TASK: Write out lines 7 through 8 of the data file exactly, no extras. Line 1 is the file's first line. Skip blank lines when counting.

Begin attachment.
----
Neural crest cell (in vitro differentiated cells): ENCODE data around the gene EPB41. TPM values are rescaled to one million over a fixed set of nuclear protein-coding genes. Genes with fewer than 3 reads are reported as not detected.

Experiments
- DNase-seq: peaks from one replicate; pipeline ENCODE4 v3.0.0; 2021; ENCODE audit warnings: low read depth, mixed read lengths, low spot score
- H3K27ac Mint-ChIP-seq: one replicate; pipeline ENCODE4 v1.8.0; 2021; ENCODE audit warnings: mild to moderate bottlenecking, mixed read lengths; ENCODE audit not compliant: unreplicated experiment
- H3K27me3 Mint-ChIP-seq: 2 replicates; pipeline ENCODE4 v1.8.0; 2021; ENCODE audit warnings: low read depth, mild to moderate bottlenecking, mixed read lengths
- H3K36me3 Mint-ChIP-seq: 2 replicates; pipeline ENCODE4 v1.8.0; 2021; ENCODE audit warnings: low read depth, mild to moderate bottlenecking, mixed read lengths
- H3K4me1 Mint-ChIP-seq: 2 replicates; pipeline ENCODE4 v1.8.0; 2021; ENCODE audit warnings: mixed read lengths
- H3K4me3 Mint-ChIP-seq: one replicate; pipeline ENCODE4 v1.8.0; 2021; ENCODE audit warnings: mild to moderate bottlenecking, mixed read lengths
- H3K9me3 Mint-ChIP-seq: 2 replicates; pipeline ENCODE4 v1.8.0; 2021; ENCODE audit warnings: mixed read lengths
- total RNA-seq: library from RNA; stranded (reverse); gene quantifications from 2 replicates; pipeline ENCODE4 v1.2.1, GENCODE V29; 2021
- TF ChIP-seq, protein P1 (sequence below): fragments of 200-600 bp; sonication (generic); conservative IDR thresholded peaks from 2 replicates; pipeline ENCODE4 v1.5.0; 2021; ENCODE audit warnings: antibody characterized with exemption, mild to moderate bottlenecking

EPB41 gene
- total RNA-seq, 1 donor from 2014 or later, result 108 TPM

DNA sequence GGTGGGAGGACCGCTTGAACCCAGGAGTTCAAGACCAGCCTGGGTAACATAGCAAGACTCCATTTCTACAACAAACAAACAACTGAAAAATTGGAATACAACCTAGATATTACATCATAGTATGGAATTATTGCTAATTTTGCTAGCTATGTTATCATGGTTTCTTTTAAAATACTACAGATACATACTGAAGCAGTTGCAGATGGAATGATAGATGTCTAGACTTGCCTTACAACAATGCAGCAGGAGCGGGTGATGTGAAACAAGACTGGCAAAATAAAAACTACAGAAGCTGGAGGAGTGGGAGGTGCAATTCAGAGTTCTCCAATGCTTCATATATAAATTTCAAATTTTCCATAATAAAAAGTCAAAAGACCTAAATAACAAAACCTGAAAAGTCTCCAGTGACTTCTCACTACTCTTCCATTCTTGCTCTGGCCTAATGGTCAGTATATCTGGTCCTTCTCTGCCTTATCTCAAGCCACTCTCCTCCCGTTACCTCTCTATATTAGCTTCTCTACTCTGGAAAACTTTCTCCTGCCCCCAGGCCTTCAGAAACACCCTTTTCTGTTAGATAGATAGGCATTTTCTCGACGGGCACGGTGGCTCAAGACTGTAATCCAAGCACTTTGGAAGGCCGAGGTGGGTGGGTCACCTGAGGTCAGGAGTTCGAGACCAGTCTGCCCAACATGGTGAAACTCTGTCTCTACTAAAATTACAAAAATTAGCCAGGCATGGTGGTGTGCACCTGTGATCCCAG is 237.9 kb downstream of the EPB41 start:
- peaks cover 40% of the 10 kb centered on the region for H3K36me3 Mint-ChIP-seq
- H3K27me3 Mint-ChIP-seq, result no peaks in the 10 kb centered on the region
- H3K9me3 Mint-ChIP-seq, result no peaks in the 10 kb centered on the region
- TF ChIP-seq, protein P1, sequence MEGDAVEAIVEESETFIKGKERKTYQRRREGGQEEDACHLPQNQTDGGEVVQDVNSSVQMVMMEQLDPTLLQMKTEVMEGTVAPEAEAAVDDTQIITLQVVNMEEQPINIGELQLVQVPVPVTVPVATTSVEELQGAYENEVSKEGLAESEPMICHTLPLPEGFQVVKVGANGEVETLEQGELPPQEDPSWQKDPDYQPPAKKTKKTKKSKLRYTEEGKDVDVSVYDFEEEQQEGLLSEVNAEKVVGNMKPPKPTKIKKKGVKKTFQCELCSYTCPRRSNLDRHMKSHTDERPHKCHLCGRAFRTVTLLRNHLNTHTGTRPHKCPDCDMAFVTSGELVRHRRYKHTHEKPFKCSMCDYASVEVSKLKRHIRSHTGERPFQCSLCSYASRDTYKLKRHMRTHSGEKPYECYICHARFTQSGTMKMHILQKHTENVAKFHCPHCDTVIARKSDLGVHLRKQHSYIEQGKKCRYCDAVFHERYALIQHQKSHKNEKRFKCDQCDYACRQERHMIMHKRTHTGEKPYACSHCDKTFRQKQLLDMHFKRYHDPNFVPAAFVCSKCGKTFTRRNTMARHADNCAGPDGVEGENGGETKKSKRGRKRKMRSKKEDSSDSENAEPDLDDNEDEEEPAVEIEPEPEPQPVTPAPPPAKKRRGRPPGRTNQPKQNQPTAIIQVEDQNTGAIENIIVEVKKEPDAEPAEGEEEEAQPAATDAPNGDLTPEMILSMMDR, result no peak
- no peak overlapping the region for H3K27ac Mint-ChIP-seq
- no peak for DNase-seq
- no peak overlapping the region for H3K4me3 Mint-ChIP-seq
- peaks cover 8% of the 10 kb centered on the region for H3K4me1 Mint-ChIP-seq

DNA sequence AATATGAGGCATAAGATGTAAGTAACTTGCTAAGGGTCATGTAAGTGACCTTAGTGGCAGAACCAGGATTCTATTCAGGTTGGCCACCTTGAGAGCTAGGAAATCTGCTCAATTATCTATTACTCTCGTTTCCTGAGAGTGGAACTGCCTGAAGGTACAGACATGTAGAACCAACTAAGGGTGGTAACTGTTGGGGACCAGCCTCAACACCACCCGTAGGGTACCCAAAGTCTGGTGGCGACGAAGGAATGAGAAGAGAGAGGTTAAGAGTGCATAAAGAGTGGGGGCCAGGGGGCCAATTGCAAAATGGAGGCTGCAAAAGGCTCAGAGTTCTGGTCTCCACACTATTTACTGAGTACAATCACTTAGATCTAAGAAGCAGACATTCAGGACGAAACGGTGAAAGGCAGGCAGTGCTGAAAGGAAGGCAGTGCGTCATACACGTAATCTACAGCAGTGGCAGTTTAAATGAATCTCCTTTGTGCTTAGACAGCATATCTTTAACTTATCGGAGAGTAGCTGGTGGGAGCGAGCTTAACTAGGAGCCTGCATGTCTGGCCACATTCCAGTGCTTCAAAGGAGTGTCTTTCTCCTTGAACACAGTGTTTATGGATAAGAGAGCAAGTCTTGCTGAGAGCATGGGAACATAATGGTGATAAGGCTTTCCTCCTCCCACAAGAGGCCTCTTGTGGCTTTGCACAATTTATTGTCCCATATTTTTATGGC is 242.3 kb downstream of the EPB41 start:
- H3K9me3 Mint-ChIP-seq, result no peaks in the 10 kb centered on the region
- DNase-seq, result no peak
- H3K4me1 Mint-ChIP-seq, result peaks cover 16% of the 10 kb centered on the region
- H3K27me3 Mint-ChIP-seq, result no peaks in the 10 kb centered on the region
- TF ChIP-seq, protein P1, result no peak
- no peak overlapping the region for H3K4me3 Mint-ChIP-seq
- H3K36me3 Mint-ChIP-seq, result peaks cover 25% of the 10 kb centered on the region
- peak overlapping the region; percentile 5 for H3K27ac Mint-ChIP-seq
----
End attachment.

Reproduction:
- H3K4me1 Mint-ChIP-seq: 2 replicates; pipeline ENCODE4 v1.8.0; 2021; ENCODE audit warnings: mixed read lengths
- H3K4me3 Mint-ChIP-seq: one replicate; pipeline ENCODE4 v1.8.0; 2021; ENCODE audit warnings: mild to moderate bottlenecking, mixed read lengths